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Author Topic: Figure 1 -- summary of methods to identify nucleic acid structural components  (Read 18911 times)

Offline xiangjun

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"summary of methods to identify RNA structural components" title="summary of methods to identify RNA structural components"

Figure 1: Summary of steps used to identify nucleic acid structural components. (A) Nucleotides are recognized using standard atom names and base planarity. A base is taken as a pyrimidine (six-membered ring) unless it possesses one of three purine atoms (red). (B) Bases are assigned a standard reference frame independent of sequence: purines and pyrimidines (red) are symmetrically placed with respect to the sugar. (C) The standard base frame is derived from an idealized Watson-Crick base pair, where the x1, y1-axes of the sequence base align with the x2-, y2-axes of its complement (red) and define three base edges (Watson-Crick, minor groove, Major groove). (D) Base pairs are identified from the distance and coplanarity of base rings (highlighted by rectangular blocks with embedded reference frames and shaded minor-groove edges) and the occurrence of at least one hydrogen bond (dashed lines). (E) Helices are defined by base-stacking interactions. Whereas the two nearest neighbors of a terminal pair (black) lie on one side of the pair, those of a middle pair (red) lie on opposite sides. (F) Closed loops are delineated by the ends of stems and specified by the lengths of consecutive connecting loop segments. Here, the four-way junction (S1 to S4) is denoted [2,1,1,0] in terms of the loop nucleotides (white circles) running clockwise from S1 to S4. Arrows point from the 5′ to 3′ direction along each strand and dashed lines represent stem pairs.

  • This figure illustrates key algorithms implemented in DSSR for the analysis of nucleic acid structures. Many other features, such as the identification of pseudoknots and various motifs, are not included here for simplicity. The figure is composed using InkScape, going through numerous iterations and taking great attention to details.
  • For identifying nucleotides (A), the nine ring atoms of guanine is used. Expressed in the standard base reference frame (see file 'Atomic_G.pdb' distributed with 3DNA), the atomic coordinates of the nine atoms in PDB format are as shown below. A nucleotide must have at least three properly labeled ring atoms, and the least-squares fitting (rmsd) between matched atom-pairs must be less than a cutoff (0.28 Å by default). Note that using adenine as the reference would have no impact on the result, as the base rings between G and A can be nearly perfectly aligned.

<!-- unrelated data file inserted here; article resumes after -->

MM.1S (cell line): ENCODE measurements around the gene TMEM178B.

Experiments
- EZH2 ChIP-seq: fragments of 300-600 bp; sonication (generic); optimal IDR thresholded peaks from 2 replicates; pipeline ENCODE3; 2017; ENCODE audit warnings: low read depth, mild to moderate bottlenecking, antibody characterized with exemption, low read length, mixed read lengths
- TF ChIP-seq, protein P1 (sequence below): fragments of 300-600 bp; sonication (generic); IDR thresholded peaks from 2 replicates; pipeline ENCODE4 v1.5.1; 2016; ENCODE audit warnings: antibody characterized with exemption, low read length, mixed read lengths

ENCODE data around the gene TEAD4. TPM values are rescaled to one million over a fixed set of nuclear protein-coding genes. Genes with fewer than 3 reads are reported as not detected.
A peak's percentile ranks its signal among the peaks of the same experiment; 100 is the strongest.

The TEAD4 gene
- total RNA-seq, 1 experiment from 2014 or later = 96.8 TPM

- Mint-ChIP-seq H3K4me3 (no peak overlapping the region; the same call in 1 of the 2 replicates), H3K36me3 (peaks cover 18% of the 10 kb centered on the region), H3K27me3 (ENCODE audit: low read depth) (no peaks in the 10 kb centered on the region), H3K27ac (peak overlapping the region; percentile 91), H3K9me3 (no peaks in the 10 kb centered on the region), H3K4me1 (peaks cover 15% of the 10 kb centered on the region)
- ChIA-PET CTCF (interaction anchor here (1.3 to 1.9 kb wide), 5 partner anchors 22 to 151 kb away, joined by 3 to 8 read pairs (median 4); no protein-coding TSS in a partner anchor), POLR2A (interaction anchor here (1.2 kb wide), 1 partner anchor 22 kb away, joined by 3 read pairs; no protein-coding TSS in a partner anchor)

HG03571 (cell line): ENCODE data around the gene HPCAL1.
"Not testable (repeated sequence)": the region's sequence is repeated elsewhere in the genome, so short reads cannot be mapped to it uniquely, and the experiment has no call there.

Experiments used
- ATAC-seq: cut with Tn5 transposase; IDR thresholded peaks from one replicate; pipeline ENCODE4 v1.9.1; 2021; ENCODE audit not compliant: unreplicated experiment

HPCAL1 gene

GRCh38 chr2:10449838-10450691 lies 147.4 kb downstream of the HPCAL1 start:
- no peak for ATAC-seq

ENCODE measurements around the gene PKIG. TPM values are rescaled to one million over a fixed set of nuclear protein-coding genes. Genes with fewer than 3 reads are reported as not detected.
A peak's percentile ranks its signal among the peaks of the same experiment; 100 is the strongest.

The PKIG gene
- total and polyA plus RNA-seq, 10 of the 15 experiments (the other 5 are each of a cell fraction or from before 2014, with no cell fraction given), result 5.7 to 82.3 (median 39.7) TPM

Code: [Select]
ATOM      2  N9    G A   1      -1.289   4.551   0.000
ATOM      3  C8    G A   1       0.023   4.962   0.000
ATOM      4  N7    G A   1       0.870   3.969   0.000
ATOM      5  C5    G A   1       0.071   2.833   0.000
ATOM      6  C6    G A   1       0.424   1.460   0.000
ATOM      8  N1    G A   1      -0.700   0.641   0.000
ATOM      9  C2    G A   1      -1.999   1.087   0.000
ATOM     11  N3    G A   1      -2.342   2.364   0.001
ATOM     12  C4    G A   1      -1.265   3.177   0.000
  • The standard base reference frame has unique features (B). It is symmetric to purines/pyrimidines and independent of base sequence. The standard frame also enjoys simple geometric meaning with its three axes. Overall, the frame fits perfectly for the analysis of RNA structures and is superior to other ad hoc frames seen in literature.
  • DSSR introduces three edges that are strictly base centered (C): the minor-groove edge, the Major-groove edge, and the Watson-Crick edge. The major-groove edge corresponds to the Hoogsteen/C-H edge in the Leontis-Westhof (LW) notation. The minor-groove edge correlates with the LW sugar edge only when the base is in the anti conformation, and the sugar is in C3′-endo conformation in RNA. See the User Manual for details.
  • When the standard reference frames are attached to the planar base rings (D), the geometric-based definition of base pairs (first introduced in 3DNA over 15 years ago) is immediately obvious. Moreover, the algorithm applies to canonical as well as noncanonical base pairs, including those with modified nucleotides, in any tautomeric or protonation state.
  • DSSR's definition of helices and stems is illustrated in (E). It distinguishes a stem of covalently connected canonical pairs from a helix of stacked pairs of arbitrary type/linkage. This differentiation leads naturally to a definition of coaxial stacking, another widely used concept. Moreover, the same algorithm also applies to the identification of continuous base stacks.
  • In DSSR, a loop forms a 'closed' circle (F) with any two sequential nucleotides connected either by a phosphodiester bond or a canonical base pair, and is specified by the lengths of consecutive bridging-nucleotide segments.
« Last Edit: August 05, 2015, 05:41:34 pm by xiangjun »


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The Bussemaker Laboratory at the Department of Biological Sciences, Columbia University.